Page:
That is, after all, the one question upon which the whole matter of our everyday life hangs; is it not? Do you believe that God raises the dead or do you not? 

I saw a statistic the other day that first didn’t register until after a few moments reflecting on it. The statistic read that 52% of all non-Christians in America believe that God raised Jesus from the dead. That’s right; the statistic doesn’t refer to Christians; it refers to non-believers in America, those who claim no real faith in the Risen Christ. On the surface, that might seem something to celebrate. Over one out of every two non-Christian Americans believe in the Resurrection of Jesus. But when you think about the implications of that belief, you come to understand that it represents mere intellectual acceptance, the same sort of concurrence you might give to any other historical fact, such as Columbus sailed the ocean blue in 1492 or Alabama became the 22nd state in the Union in 1819 or the Mets won the World Series in 1969.  The people who “believe” in the Resurrection don’t necessarily see it as anything that changes the playing field upon which they live their everyday life. 

But when you believe in the Resurrection like the Bible calls us to do, then you can’t help but do things that other people find odd or strange or unusual, though they seem perfectly reasonable to you in light of Easter hope. You see the world differently. You see other people differently. You see yourself differently. You forgive those who wrong you. You put others first. You follow God’s lead even when it takes you to the edge of light, and then you take one step more. You live in the hope of God’s glorious tomorrow because, quite frankly, without it you couldn’t abide the cold, harsh, lifeless reality that surrounds you at every turn.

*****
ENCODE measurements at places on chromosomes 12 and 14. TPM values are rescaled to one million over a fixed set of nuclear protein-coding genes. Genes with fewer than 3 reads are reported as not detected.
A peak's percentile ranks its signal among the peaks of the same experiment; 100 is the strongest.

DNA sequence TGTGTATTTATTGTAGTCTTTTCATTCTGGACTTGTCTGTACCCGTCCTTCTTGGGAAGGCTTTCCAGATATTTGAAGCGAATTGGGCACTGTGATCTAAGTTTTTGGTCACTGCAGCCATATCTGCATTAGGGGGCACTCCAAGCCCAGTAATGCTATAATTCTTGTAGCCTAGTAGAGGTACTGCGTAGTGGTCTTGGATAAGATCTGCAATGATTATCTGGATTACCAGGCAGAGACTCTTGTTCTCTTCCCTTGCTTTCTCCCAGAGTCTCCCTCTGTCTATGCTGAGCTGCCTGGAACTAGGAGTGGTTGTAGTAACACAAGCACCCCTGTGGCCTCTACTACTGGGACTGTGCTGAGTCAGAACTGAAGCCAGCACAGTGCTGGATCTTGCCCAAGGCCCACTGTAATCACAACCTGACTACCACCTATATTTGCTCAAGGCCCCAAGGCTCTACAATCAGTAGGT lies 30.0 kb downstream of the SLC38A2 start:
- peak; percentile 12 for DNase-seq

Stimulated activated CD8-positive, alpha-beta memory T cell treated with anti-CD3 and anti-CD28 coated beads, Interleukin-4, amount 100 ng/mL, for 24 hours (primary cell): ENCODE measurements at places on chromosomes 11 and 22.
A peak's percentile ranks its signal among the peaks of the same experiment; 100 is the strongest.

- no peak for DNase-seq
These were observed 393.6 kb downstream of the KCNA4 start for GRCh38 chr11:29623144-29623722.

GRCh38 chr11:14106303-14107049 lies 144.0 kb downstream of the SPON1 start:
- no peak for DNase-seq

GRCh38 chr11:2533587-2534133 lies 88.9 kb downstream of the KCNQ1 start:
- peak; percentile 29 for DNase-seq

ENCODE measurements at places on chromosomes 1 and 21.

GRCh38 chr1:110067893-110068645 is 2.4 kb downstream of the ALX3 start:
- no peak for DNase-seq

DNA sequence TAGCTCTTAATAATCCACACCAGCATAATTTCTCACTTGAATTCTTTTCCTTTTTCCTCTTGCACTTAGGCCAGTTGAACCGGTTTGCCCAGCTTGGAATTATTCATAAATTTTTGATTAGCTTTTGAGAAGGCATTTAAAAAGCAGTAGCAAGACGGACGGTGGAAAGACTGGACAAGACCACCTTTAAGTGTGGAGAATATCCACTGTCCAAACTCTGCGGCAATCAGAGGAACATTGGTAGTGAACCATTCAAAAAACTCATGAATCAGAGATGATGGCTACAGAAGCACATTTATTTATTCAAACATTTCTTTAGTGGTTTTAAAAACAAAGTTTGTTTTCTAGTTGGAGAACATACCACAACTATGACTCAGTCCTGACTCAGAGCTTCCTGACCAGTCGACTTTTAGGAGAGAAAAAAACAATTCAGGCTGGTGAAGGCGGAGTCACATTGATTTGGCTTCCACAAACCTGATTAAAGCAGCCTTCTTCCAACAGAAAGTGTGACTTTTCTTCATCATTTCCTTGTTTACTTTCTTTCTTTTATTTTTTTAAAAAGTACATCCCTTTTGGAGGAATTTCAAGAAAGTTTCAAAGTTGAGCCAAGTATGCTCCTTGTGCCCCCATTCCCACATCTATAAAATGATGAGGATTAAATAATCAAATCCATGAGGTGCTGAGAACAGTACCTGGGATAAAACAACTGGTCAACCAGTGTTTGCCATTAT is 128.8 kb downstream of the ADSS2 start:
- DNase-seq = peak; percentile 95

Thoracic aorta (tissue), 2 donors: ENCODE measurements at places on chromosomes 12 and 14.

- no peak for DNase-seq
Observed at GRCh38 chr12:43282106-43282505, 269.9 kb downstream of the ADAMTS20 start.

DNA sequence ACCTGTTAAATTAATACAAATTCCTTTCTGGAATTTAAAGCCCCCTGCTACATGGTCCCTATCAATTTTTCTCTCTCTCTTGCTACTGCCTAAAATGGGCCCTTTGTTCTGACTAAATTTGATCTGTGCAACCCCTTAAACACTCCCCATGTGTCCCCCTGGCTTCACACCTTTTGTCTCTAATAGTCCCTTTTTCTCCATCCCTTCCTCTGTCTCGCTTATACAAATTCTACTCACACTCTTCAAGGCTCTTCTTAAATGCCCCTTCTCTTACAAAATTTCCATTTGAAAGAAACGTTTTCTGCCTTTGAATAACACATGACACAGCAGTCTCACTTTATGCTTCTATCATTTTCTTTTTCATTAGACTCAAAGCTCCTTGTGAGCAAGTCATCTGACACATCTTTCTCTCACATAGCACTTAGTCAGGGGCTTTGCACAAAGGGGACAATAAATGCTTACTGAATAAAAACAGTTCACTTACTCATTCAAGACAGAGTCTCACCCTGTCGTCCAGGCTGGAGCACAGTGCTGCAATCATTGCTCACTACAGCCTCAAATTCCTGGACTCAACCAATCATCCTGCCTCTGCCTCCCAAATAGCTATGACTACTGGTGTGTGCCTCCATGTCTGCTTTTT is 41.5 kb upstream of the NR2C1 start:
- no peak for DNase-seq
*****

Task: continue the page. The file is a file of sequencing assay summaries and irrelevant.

Reading this account of Paul’s defense of his faith to King Agrippa, I’ve been reminded of how when I was growing up, it seemed that every youth revival we had in my home church involved the preacher asking us the same question: “If you were on trial for being a Christian, would there be enough evidence to convict you?” 

That question haunted me then, and even though I like to think I’m older and wiser, it still haunts me today, despite the fact that for all intents and purposes I’m a credentialed Pharisee with a Ph.D. in religion. The question still haunts me today because of how in my more honest moments, I see how on too many occasions I limit God. I limit God by showing more faith in the constraining realities of this everyday life than I do in a God who has the power to raise the dead. I walk to the edge of light, peer into the darkness, and flinch before I take a step. And in those very moments I have to remind myself of where my hope rests. It rests in a God who raised Jesus from the dead. And if God can do that, then what is there that God cannot do?

You may be here this morning, decades past your high school graduation. Or you may be here with some years yet to go. The question still pertains, “How do you see your future?” “Where do you see yourself in the days to come?” “How do you feel about the possibilities that are before you?” If you feel pessimistic and uncertain, then know that’s precisely how the Devil wants you to feel, because then you will have nothing to live for, except how much you can make, how far you can advance, how much power you can attain – none of which will bring you joy. Now, is the time to ground your future instead, as incredible as it may seem, in a God who can raise the dead, and whose power can do in you immeasurably more than you might ask or imagine.

John Bertram Phillips was an English Bible scholar, whose translation of the New Testament into Modern English in 1958 set the stage for other contemporary translations that would follow. In an interview done toward the end of his life, Phillips was asked to define the marks of a Christian. That’s essentially asking how you might put someone on trial to see if he or she truly trusted Jesus. Phillips’s answer speaks, I think, to the type of witness to which all genuine believers should aspire. “There are,” Phillips contended, “four marks of a genuine Christian, all of which come from God. They are a tranquil mind, an unquenchable joy, an outgoing love, and an irrepressible sense of victory.” 

In a day when such distinctives may seem odd to many, for us who truly love Jesus, they seem to make entirely good sense. They make entirely good sense because we choose to believe. We choose to belief in Jesus, and our belief in him makes all the difference today and will continue to do the same tomorrow…and the next day…and even forevermore.